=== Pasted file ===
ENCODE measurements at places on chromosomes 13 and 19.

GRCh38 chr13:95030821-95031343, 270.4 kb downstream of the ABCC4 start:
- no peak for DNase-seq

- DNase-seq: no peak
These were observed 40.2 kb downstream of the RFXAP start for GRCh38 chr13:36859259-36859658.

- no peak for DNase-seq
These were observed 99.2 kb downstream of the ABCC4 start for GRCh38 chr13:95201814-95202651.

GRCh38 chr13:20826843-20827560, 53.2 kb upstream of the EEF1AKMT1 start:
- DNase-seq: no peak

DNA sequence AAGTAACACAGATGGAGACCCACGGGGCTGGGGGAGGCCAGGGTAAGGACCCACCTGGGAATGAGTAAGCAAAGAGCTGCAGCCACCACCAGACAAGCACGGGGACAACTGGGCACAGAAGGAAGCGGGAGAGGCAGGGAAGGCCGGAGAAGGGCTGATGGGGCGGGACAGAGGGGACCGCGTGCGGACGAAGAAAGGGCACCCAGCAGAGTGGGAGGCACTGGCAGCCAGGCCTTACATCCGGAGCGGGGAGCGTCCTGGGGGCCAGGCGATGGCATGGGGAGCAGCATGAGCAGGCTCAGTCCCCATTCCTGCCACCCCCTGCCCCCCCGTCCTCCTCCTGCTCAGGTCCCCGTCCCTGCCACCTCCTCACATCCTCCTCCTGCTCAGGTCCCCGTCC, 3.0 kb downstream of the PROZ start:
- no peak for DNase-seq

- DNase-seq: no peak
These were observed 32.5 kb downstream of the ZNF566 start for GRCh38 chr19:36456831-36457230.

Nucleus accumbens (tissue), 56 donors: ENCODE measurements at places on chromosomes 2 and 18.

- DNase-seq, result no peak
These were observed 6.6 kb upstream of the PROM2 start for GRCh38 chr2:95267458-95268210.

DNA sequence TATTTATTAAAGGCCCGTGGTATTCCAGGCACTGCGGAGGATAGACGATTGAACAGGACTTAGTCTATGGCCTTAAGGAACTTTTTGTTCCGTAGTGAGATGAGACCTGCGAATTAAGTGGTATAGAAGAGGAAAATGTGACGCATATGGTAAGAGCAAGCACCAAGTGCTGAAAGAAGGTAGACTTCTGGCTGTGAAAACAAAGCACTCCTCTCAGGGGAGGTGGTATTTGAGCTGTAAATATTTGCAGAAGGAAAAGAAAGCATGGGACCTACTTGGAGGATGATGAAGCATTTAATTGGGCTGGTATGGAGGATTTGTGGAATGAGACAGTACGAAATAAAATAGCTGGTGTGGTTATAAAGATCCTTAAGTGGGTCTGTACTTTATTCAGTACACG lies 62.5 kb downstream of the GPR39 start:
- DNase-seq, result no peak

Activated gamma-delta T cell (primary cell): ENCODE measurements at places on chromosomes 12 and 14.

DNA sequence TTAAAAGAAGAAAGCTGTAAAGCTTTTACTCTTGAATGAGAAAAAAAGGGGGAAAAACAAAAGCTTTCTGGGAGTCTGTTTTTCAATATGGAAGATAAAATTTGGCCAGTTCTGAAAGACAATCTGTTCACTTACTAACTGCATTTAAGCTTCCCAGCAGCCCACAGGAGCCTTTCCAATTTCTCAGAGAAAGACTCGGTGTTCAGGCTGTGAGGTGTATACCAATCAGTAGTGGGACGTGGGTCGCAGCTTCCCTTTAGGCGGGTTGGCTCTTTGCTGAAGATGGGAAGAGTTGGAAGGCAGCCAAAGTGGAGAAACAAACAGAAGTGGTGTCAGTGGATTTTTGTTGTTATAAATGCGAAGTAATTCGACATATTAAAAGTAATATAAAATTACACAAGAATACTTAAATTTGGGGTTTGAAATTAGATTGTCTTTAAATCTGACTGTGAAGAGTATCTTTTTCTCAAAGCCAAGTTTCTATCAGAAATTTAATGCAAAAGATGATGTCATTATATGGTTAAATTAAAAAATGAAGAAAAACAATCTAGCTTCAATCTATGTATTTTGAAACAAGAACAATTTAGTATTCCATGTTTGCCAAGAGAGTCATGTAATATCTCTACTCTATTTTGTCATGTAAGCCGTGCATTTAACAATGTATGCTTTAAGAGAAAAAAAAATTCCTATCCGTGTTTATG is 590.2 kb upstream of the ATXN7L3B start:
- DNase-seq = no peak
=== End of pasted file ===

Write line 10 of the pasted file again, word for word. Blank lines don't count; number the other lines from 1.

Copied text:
DNA sequence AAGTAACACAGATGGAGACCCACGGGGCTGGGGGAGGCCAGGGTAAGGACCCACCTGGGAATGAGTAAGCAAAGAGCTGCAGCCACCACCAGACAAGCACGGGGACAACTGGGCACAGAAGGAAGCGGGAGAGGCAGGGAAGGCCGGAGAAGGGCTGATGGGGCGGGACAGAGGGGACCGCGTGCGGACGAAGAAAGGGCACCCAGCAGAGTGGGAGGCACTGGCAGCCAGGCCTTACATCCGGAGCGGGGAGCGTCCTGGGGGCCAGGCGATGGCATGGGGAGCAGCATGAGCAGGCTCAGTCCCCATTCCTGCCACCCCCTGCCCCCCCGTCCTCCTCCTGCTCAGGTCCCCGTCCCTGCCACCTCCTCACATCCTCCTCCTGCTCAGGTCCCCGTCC, 3.0 kb downstream of the PROZ start: